Nearly one in 10 individuals older than age 50 used cannabis in the past year, with nearly one in five reporting medical use. Yet research on older cannabis users is scant — which is why this gap has been addressed in the latest (2018 /2019) National Survey on Drug Use and Health, published April 29 in The American Journal of Drug and Alcohol Abuse.
A key finding of this survey is that older people who use cannabis medicinally are failing to discuss this with doctors, the authors from the Steve Hicks School of Social Work at the University of Texas, Austin, say in their peer-reviewed report. This is despite some of this group using cannabis every day of the year and others having mental health problems.
Data gleaned from the survey of more than 17,000 people aged 50 or over in the US found that older adults using cannabis for medical ailments were four times more likely to report their cannabis use to doctors than recreational users — but still less than 40 percent reported having such discussions.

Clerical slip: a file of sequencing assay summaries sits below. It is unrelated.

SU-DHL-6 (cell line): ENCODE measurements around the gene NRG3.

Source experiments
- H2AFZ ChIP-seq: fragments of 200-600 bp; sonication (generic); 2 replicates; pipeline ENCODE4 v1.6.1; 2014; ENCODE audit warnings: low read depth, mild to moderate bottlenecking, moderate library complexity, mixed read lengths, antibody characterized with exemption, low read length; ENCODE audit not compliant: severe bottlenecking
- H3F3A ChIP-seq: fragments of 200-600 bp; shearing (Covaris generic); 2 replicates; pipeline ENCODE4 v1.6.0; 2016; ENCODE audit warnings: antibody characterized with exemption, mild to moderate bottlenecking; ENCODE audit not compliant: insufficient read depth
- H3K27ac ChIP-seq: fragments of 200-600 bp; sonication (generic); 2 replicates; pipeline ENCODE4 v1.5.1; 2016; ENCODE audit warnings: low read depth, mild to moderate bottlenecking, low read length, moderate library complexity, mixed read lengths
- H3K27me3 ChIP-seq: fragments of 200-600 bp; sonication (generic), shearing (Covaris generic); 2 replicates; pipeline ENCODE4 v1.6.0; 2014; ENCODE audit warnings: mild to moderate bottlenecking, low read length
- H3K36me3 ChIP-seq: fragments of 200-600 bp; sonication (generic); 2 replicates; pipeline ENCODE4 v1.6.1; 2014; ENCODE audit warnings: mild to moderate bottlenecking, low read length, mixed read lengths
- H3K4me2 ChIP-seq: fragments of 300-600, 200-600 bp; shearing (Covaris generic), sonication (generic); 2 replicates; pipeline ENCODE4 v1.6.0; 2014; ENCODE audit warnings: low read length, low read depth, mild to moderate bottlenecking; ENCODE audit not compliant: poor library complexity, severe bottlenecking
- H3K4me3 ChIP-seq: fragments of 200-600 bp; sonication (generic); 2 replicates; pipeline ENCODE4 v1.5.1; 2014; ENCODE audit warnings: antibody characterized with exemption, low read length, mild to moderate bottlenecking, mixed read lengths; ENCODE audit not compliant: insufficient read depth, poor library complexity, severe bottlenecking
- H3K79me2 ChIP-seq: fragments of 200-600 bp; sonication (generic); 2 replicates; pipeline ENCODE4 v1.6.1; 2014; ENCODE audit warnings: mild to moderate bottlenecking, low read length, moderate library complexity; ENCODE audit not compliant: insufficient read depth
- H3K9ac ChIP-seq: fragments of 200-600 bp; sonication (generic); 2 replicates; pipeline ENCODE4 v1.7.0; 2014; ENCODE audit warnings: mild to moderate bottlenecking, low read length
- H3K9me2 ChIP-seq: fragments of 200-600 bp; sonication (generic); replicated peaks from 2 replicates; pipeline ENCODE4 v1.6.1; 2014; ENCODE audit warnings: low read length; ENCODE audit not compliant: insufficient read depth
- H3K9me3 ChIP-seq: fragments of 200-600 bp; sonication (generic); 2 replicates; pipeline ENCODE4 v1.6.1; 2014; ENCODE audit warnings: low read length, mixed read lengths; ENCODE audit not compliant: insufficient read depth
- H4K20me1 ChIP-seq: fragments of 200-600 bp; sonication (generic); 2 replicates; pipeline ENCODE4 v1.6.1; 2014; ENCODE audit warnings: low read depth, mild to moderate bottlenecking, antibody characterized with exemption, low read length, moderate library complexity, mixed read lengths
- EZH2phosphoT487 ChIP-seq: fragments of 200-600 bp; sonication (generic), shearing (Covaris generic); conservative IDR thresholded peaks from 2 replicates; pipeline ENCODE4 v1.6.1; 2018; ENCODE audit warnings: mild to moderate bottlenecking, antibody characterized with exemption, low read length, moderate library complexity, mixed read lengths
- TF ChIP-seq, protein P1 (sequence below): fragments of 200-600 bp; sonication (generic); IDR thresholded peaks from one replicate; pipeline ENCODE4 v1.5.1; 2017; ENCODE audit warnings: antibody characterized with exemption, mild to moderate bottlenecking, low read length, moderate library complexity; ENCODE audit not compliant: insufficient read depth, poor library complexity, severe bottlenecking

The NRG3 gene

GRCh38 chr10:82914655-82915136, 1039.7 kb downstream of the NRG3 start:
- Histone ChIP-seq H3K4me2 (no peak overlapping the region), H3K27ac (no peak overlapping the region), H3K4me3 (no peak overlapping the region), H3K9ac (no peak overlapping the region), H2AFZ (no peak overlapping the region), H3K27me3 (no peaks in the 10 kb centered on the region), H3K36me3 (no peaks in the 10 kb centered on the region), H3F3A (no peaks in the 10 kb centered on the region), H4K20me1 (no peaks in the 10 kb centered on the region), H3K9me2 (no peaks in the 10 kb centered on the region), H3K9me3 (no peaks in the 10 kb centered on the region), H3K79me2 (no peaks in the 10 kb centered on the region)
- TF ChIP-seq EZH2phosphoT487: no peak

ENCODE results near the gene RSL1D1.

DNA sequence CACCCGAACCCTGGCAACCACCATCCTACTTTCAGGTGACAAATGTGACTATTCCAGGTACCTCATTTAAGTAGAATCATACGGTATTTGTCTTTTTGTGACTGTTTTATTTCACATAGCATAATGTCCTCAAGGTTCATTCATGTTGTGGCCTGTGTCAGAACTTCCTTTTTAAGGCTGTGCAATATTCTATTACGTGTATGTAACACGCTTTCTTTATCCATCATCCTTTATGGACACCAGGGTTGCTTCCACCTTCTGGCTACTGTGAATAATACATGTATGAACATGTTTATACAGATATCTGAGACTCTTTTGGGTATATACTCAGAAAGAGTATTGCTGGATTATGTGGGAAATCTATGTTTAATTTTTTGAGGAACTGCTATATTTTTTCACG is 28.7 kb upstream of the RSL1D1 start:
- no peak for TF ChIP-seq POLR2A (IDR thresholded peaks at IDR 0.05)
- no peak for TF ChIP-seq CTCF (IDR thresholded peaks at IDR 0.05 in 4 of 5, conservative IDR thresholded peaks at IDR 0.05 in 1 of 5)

The researchers say this is a concern and that doctors should screen older people routinely for cannabis and other substance use, check cannabis users for mental health problems, and recommend treatment when necessary.
This study was also the first to identify where older users obtain their cannabis, with the researchers finding that a medical pharmacy is the least popular source (only 20 percent of medical users and only 5 percent of recreational users). Instead, more casual sources such as parties are the most popular way to acquire a supply (49 percent of medical and 56 percent of recreational users).
What the majority of over-50s cannabis users agreed on was that obtaining cannabis was easy. This can only strengthen the case that screening for, and discussion of, cannabis use should be part of older adults’ routine healthcare.